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The Au’au channel between Maui and Lanai possesses an 8 mile vein that includes some of the richest black coral beds in the world. The coral grows into lacy underwater trees. The “trees” are the skeletons of polyps that form huge colonies (coral is scientifically classified as an animal). When most people think of coral reefs, they think of shallow water tropical reefs. However, corals are not restricted to tropical reefs, coral grows in many types of sea floor habitats ranging from the shallows to the abyss. 90% of black coral sold in Hawaii originates in the Philippines and is shipped through Taiwan. Most of this product is in the form of black beads in necklaces and bracelets; small amounts of cabochons are also imported. The primary species for these productions is cirrhipathes anguina, popularly known as whip coral, which is found at the shallower depths than species of antipathes. The quality of black coral jewelry produced from C. Anguina is inferior to products fashioned from A. Dichotoma and A. Grandis because it is of lower density and the jewelry does not maintain a high luster after several years. Thanks to the swift Lahaina currents, the pristine waters, the depth and the warm temperatures, the coral in Hawaii grows as hard as ivory and mostly free of larvae and organisms, increasing its value. In 1987 black coral was designated the official “state gem.”
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Welcome to Aulani’s Jewelry! A traceable history of sustainable harvest We offer a fine selection of unique handcrafted jewelry made from authentic Hawaiian Black Coral; direct from the divers. See our selection of fine black coral jewelry. We now also offer our black coral jewelry set in 14K gold. As  well as our black coral jewelry, we feature Charms of Aloha, hand made on Maui, compatible with most charm bracelets. We also carry black Tahitian pearls from local designer, Mark Kane. Featuring Now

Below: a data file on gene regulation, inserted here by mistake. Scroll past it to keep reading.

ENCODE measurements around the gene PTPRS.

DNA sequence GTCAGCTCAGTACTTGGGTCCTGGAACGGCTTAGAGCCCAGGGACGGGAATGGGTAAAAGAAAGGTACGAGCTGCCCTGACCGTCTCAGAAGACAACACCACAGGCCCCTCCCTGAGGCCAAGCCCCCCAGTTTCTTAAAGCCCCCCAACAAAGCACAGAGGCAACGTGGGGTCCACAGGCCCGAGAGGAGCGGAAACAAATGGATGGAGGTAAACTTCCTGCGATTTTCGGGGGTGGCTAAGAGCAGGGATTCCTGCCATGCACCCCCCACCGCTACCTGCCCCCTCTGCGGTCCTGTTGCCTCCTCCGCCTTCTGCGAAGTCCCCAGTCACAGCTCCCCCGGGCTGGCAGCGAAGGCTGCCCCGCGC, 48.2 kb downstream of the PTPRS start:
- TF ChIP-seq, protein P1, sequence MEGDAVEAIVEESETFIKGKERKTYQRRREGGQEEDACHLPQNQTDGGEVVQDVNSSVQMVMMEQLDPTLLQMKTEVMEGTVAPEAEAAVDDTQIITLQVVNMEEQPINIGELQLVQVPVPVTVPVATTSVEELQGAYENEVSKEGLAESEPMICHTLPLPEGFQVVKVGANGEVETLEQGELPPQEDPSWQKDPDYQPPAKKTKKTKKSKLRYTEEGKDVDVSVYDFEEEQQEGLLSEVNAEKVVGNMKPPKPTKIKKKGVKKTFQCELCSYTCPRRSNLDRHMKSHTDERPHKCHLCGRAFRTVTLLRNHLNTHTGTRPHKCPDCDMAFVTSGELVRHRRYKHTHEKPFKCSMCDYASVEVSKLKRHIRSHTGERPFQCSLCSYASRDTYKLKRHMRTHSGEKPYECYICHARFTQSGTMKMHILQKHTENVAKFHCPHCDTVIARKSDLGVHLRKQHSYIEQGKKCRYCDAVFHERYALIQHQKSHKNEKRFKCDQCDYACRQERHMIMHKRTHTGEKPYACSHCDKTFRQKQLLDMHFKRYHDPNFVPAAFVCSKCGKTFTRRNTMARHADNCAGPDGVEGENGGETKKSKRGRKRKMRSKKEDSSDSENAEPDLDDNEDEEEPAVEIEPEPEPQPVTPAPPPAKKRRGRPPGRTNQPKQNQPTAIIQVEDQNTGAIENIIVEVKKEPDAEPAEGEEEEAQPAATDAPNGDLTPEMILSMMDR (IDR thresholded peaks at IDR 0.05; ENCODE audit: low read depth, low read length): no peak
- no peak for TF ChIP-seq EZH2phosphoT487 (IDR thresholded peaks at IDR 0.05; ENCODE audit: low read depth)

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Faux Coral: This coral is not a coral. It is sold under a variety of names. It is made from crushed up or powdered coral that is glued together with polymers (or whatever) and then shaped to look like coral. These products use any bit of coral and may be one of the primary reasons that younger corals and smaller species of coral are targeted. In previous times, only the skeletons of older corals and larger species were used. Now, any age and size is vulnerable.
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White Coral: It appears that white coral is a bleached, filled and polished coral. No one seemed to know what specific type of coral is used (maybe low quality bamboo or red coral). (There is a true “White” coral, but it is not used in jewelry making).
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90% of black coral sold in Hawaii originates in the Philippines and is shipped through Taiwan. Most of this product is in the form of black beads in necklaces and bracelets; small amounts of cabochons are also imported. The primary species for these productions is cirrhipathes anguina, popularly known as whip coral, which is found at the shallower depths than species of antipathes. The quality of black coral jewelry produced from C. Anguina is inferior to products fashioned from A. Dichotoma and A. Grandis because it is of lower density and the jewelry does not maintain a high luster after several years. Thanks to the swift Lahaina currents, the pristine waters, the depth and the warm temperatures, the coral in Hawaii grows as hard as ivory and mostly free of larvae and organisms, increasing its value.